Scales: Enhanced troop training central to future military

SAN DIEGO'Military leaders need to move beyond the capture and dissemination of information and toward troop training if they want to be successful with current operations in Iraq and with tomorrow's wars, according to a former president of the Army War College.

Retired Army Maj. Gen. Robert Scales, co-author The Iraq War, said the next focus should be on the "human, cultural, cognitive era of warfare." Scales described this as preparing world-class, small military units for tactical warfare, such as what is being seen in Fallujah. Such military units would consist of fewer than 11 soldiers functioning in a cohesive manner much like a professional sports team, Scales explained.

"We're trying to build leaders who are not only good at intimate killing, but [at] nation-building," Scales said during a panel discussion at the AFCEA West 2006 show. "We have absolute dominance everywhere else. This is a transformation that must be made. Improving the way we select, train, bomb ... will be an amplifying factor in making our military smarter in the future."

Rear Adm. Charles Martoglio, director of the Navy Strategy and Policy Division, agreed that the human factor trumps technology in the global war on terrorism.

"The focus on the global war is more on people than it is on systems or equipment," Martoglio said. "It is on the skill sets and how we train and educate our people."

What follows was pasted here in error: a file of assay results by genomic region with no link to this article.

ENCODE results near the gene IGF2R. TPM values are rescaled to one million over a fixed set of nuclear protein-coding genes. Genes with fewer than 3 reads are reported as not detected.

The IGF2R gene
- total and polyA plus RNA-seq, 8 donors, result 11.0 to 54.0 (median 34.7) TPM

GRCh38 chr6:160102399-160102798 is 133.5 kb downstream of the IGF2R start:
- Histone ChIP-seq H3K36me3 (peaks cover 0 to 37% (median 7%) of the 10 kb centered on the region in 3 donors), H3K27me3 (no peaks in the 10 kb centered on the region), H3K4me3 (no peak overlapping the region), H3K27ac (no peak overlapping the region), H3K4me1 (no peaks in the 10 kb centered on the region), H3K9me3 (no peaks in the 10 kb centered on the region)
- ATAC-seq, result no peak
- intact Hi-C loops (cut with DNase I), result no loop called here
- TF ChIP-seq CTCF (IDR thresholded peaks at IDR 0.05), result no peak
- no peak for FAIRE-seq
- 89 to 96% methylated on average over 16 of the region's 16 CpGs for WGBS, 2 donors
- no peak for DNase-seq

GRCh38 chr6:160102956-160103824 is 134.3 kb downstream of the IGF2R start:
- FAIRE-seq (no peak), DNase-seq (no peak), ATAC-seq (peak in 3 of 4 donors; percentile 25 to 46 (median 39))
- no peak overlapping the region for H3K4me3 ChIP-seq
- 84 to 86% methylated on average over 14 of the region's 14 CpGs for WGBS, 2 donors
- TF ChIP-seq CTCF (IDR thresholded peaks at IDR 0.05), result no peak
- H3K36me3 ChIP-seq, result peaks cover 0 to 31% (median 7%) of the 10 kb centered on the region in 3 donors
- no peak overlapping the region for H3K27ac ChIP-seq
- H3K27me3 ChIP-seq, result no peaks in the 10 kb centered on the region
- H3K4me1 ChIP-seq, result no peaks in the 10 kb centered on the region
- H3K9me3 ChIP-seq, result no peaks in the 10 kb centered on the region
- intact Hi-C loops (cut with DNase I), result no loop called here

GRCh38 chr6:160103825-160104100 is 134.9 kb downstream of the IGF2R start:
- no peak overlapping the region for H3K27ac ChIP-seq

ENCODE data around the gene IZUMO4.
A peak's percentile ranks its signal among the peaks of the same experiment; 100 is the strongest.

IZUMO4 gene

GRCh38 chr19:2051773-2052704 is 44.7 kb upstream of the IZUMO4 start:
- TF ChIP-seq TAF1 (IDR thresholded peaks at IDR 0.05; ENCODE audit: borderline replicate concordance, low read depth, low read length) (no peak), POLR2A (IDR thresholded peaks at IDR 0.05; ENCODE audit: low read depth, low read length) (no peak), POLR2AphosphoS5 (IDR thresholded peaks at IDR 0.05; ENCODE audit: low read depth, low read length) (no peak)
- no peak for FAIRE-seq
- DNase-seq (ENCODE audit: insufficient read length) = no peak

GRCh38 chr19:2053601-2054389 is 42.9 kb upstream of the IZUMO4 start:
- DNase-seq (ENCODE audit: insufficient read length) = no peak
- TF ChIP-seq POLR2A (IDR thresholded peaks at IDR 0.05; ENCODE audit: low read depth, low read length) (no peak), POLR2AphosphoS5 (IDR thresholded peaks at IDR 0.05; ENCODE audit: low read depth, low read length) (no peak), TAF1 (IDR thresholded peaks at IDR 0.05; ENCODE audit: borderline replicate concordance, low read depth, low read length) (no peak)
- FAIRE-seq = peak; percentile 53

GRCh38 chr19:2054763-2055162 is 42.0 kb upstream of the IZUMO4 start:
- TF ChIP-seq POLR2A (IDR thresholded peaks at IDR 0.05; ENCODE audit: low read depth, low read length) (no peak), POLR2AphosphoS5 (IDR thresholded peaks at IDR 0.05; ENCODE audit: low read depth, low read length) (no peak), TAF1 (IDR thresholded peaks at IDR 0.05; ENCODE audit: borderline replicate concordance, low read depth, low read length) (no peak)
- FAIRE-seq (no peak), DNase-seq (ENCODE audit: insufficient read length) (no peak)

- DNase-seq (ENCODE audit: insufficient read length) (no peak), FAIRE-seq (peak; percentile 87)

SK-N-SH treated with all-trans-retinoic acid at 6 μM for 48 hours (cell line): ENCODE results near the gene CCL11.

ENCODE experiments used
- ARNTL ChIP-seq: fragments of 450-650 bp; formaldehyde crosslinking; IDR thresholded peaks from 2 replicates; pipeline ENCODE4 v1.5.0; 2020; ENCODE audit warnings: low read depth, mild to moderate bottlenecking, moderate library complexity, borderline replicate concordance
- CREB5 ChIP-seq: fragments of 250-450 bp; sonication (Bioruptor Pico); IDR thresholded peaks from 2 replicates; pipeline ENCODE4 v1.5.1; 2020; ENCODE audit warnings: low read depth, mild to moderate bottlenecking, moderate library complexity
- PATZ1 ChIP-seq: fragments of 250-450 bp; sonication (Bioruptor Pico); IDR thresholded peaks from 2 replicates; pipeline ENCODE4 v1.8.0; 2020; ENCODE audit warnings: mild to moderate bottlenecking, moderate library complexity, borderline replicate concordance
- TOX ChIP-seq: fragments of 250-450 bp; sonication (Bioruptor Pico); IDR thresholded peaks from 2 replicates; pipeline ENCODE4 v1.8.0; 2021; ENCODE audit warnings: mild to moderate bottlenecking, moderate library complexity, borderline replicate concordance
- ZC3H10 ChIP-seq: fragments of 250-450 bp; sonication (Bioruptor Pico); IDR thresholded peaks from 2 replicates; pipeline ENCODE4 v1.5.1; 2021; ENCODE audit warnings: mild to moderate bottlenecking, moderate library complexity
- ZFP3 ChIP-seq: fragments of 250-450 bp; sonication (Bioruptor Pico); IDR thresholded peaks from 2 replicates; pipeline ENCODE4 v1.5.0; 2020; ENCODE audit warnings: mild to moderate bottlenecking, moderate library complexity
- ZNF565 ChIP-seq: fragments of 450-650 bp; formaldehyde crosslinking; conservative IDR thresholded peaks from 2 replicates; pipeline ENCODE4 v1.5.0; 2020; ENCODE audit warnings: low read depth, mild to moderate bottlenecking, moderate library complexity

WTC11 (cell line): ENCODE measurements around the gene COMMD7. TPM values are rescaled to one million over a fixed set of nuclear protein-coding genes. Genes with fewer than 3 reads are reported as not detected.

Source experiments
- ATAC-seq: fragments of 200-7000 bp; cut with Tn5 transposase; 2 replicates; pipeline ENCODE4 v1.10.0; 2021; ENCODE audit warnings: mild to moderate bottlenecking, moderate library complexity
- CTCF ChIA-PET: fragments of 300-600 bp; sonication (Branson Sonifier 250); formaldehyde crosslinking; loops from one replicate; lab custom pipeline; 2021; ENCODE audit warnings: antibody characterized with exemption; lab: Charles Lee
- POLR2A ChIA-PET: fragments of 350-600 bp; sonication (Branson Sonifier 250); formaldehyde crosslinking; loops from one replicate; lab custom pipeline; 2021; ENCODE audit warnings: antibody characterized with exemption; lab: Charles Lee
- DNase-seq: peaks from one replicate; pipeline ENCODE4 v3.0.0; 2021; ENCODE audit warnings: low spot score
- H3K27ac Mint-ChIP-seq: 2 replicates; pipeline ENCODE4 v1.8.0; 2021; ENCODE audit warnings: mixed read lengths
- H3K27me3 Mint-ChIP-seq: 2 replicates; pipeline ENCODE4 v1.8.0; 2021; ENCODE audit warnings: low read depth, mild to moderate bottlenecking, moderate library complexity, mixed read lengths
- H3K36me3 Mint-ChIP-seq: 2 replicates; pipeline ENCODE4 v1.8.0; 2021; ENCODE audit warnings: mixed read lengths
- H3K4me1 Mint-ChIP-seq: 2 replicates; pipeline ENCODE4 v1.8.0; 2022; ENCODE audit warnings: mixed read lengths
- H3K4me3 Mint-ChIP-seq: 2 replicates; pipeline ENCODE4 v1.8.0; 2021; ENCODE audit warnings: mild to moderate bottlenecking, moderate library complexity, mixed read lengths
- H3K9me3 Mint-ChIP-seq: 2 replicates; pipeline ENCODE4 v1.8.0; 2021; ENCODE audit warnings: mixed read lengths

Air Force Col. Gary L. Crowder, vice commander of the 505th Command and Control Wing, questioned whether the military was properly resourced to complete the task in Iraq.

"The United States government is not organized to fight this war," Crowder said. "We are going have to figure out a way to better resource the military."

In Iraq, Marine Corps units are still grappling with how to locate enemy forces, said Brig. Gen. Joe Dunford, director of plans, policy and operations for Marine Corps headquarters.

"As we look ahead, we have to come up with a better way," Dunford said. "We're not connecting enough dots."

The panel was titled: "Warfighters' Lessons Learned'What Have We Learned We Need to Do from Combat?" and was moderated by Marine Corps Lt. Gen. James N. Mattis, commanding general of the Marine Corps Combat Development Command.

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